Even as Ms. Tetri opens her mouth to speak, her hands fold in a plea, almost begging anyone who will listen, to help. “He [the quack] has made my daughter’s life hell. She is counting her days lying on the hospital bed. Who will take care of her three children if anything happens to her?” she says.

As she speaks, the tears come quickly. She had fainted the day she came to know that her daughter’s kidneys had been removed. She says morosely, with some measure of guilt, that she was the one who had taken her to the clinic, as the nearest primary health centre is about 12 km away, and there’s no public transport to reach it. “The roads are in a poor condition, so it’s not easily accessible,” she added.  

Despite the misery, Mr. Ram is supportive of his wife, saying that the decision to go to the private ‘clinic’ was because it was close to home, and most villagers used its services. It had opened two years ago in Bariyarpur. “Family and friends had also suggested we take her there,” he says.

Mr. Ram too breaks down, saying that if there had been a good hospital in the village, his daughter would not have been in this situation. He is a daily wage labourer, earning ₹5,000 to ₹7,000 a month. The couple had managed to save a little money despite their meagre earnings. That is gone now, and they are in debt.

“We took money on interest from the villagers and spent more than one lakh on my daughter’s treatment. I made many trips to Patna for better treatment, but at last she is being treated at SKMCH. We are left with no money and now struggling to get two meals a day. I have three grandsons with me, and they sometimes sleep on an empty stomach,” she says.

The couple have six children — two sons and four daughters. One daughter died last year, and the husband of another daughter had passed away a few years ago. Their sons stay with them and work in a brick kiln in the village. They earned too little for any financial support towards their parents or sister.

“Now, we have only one demand: to get a donor for my daughter apart from some financial help,” Mr. Ram said, never once alluding to the arrest or punishment of the perpetrators.

Bihar’s quack trap

The signboard of the unauthorised clinic has been removed and the premises sealed by the Bihar police after the incident. The clinic, a one-room outfit, is constructed in the middle of agricultural land, with just one gate to enter.

The people around the clinic were initially not ready to talk to the media, but soon opened up. A man who runs a sweet shop nearby said that on an average 20 to 30 villagers would visit, usually for first aid or to get medicine for pain relief. He seemed unaware that the clinic had also been performing operations, but said he’d seen Mr. Pawan sweeping the place.

Illegal operations by quacks are not new in Bihar. “There are about 5 lakh unlicensed medical practitioners commonly known as jhola-chhaap (quacks) in Bihar,” said Dr. L.B. Singh, Chairperson, State Advisory Committee for Vocational Training and Programme, Health Department, Bihar. “Out of 5 lakh only 50,000 are trained [by the State government] as rural medical officers who are responsible for primary health check-ups. To be a medical officer, a person should have passed the Class X exam.”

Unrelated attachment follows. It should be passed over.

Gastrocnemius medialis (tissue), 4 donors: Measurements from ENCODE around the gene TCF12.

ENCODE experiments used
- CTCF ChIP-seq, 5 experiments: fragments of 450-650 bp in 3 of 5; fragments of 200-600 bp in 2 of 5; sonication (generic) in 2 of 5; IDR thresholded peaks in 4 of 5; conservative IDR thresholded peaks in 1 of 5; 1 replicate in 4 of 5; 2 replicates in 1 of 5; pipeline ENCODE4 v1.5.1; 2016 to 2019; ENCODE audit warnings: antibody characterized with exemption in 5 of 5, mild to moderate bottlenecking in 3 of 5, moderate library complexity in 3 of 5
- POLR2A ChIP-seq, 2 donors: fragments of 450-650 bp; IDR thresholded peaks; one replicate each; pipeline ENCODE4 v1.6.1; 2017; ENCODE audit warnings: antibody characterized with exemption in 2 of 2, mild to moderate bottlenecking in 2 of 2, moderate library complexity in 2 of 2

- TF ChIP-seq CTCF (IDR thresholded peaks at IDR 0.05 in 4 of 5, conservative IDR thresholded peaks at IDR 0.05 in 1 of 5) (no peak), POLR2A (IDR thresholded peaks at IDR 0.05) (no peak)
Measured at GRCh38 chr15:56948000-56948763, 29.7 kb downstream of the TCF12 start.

This is not the only bizarre case in Muzaffarpur district: in 2021, upto 13 people lost their eyesight after a cataract operation in a government hospital. In Khagaria district, 23 women were forced to undergo tubectomy without anaesthesia by a doctor at a primary health centre in November 2022.

While the government figures out an appropriate reaction, and the medical needs of its citizens overwhelm the State, there is the unheard voice of Sonam Kumari, Ms. Devi’s daughter. “I hope my mother can come home soon; unke bina man nahin lagta [without her, I feel disengaged],” she says.

Mon, 13 Feb 2023 21:29:00 -0600 en text/html https://www.thehindu.com/news/national/other-states/hope-struggles-through-a-broken-medical-system/article66505373.ece
Killexams : Proposed state law allowing psychologists to prescribe mental health medication passes the House

HB23-1071 passed the House 56-6 and will now move onto the Senate.

DENVER — A state bill that would allow psychologists with additional training to prescribe mental health medications passed the House on Thursday morning. 

The proposed law passed easily in a 56-6 vote, getting hearty bi-partisan support. Now it goes onto the Senate. 

Supporters have said the bill would help expand access to desperately needed mental healthcare in Colorado. Right now, only psychiatrists or medical doctors can prescribe in the state. Waitlists to see one are already long. 

"The average waitlist to see a psychiatric provider is 3-6 months, on a good day," said Dr. Jin Lee, a pediatric psychologist. 

For children, the waitlist is even longer if you're lucky enough to find one taking new patients.

"The reality is [that] these kids are not getting the help they need so what ends up happening is that their mental health concerns continue to escalate," said Dr. Lee. "I've also seen a lot of suicidal adolescents."

According to the CDC, suicide is a leading cause of death for children in the US.